the binary images. Normally this isn't too much of an issue, but in the
highly IO-sensitive init process it can cause huge issues. Remember, seek
time is the big issue with disk IO, so size of data to load is not the
metric to go by.
So, switch to a storage metaphor that doesn't penalize seeks.

While that's somewhat of a joke, you do want to avoid over-optimizing for what
may not be the common case.

Bill
Bill Nottingham
2008-01-07 19:27:27 UTC
Permalink
Post by Alan Cox
Fork should be pretty cheap - although that depends how much memory is unshared
by each of the resulting tasks. A smaller cleaner shell such as rc (which was
designed for this job in plan 9) or ash might well perform better. I'm dubious
it would be a big difference but someone can bench it.
ash has been benchmarked. Required rooting out some bashisms from the scripts
(or just calling those specific scripts with bash), but in any case, it didn't
make much difference.

Bill
Ralf Corsepius
2008-01-08 06:29:11 UTC
Permalink
Post by Bill Nottingham
Post by Alan Cox
Fork should be pretty cheap - although that depends how much memory is unshared
by each of the resulting tasks. A smaller cleaner shell such as rc (which was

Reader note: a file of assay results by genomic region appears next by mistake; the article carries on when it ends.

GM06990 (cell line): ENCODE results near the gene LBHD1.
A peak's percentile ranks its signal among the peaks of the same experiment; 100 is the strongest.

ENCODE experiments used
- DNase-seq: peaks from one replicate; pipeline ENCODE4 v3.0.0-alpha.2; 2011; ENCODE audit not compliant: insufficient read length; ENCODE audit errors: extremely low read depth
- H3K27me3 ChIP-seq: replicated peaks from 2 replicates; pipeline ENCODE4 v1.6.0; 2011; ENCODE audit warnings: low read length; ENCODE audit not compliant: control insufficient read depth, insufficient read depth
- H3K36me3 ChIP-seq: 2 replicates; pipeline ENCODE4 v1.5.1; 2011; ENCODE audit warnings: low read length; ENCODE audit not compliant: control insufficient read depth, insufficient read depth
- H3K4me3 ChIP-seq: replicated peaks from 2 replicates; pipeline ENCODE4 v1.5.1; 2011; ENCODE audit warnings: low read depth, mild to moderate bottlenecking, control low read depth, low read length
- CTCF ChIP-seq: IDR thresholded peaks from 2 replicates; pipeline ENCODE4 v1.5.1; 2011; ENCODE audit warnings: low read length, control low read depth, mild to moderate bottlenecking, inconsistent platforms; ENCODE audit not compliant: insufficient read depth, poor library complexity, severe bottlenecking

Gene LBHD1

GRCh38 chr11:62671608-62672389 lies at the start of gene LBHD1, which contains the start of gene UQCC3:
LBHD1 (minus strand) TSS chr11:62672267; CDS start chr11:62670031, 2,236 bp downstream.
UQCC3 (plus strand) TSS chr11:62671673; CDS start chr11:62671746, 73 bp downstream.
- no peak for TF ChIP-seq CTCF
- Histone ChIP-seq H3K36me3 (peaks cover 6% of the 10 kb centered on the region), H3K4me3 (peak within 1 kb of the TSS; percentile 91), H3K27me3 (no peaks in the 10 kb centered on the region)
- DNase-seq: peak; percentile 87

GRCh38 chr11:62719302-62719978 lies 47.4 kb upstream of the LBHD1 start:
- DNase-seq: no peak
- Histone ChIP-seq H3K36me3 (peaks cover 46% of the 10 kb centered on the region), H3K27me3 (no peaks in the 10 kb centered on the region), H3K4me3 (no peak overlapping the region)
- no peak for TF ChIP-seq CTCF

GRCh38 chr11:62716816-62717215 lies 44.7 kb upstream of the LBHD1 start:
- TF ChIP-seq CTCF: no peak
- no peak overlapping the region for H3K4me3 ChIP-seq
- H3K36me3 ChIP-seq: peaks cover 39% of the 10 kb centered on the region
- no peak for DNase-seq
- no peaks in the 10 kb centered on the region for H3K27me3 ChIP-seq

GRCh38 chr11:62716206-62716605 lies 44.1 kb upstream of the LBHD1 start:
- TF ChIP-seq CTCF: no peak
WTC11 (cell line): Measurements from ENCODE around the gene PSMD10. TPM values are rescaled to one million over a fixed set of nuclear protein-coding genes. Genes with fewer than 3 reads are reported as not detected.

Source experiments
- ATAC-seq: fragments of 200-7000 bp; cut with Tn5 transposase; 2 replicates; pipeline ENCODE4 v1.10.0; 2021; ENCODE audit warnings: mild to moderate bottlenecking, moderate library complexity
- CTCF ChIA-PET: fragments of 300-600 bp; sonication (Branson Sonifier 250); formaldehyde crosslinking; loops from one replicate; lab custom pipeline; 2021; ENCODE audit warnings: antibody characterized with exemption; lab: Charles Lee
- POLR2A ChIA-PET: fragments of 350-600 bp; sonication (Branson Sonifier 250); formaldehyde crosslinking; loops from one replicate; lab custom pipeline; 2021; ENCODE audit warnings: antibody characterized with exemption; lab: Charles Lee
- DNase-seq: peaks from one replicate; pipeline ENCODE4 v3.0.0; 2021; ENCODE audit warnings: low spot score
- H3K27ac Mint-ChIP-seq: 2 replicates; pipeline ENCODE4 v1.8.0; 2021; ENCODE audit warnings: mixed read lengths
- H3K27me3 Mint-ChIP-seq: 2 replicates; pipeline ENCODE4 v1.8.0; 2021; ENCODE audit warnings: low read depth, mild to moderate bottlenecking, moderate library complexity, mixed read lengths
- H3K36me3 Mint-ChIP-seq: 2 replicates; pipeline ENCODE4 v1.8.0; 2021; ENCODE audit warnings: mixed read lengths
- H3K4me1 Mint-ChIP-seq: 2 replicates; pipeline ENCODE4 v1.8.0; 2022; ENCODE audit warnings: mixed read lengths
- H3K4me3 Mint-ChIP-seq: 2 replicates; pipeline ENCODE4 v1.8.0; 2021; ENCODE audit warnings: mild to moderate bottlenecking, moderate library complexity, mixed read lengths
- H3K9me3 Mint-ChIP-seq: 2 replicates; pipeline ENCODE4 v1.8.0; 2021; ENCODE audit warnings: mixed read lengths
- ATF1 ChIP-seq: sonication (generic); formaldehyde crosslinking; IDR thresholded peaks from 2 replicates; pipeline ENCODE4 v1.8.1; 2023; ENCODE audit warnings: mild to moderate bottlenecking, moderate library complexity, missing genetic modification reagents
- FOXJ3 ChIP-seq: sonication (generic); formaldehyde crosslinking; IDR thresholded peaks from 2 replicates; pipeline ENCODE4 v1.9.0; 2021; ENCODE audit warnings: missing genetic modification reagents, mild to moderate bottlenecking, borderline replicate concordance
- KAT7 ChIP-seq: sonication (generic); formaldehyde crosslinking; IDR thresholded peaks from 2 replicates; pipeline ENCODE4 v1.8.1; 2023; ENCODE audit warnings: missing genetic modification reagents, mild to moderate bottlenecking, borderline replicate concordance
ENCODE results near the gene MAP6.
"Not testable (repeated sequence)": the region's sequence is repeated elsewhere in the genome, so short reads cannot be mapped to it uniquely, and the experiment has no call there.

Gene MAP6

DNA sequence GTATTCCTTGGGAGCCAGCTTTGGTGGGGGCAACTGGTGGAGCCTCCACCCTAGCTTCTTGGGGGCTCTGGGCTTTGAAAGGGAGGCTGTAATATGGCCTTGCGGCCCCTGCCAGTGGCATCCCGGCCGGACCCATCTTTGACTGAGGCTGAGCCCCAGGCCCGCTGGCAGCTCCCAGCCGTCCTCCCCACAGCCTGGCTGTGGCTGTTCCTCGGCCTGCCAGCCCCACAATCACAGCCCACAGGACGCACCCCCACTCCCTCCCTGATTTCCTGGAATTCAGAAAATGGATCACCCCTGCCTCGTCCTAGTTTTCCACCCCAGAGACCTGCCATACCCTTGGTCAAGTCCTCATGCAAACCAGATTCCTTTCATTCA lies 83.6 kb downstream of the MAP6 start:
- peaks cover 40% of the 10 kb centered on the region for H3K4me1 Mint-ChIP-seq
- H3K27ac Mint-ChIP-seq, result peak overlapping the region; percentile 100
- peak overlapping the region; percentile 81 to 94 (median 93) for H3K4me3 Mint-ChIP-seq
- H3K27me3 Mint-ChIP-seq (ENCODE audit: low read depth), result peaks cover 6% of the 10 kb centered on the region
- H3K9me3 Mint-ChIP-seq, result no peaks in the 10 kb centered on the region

designed for this job in plan 9) or ash might well perform better. I'm dubious
it would be a big difference but someone can bench it.
ash has been benchmarked. Required rooting out some bashisms from the scripts
(or just calling those specific scripts with bash),
Right - Doing so (== bug fixing) is way over due.
Post by Bill Nottingham
but in any case, it didn't
make much difference.
Well, depends on how things are being implemented.

Some OSes wanted to avoid "bash's bloat" by using ash as /bin/sh - Had
shown not to be a clever idea.

Ralf
nodata
2008-01-06 17:18:37 UTC
Permalink
Post by Tanguy Eric
I just find this
http://www.pardus.org.tr/eng/projeler/comar/SpeedingUpLinuxWithPardus.html maybe it's known but someone could comment this because it seems to gain init time.
Eric
This looks good, because it solves the actual problem that people are
complaining about (unoptimal boot). There are other problems that people
have made clear as part of the unoptimal boot discussion, but as a first
step, maximising i/o usage seems like a good one :)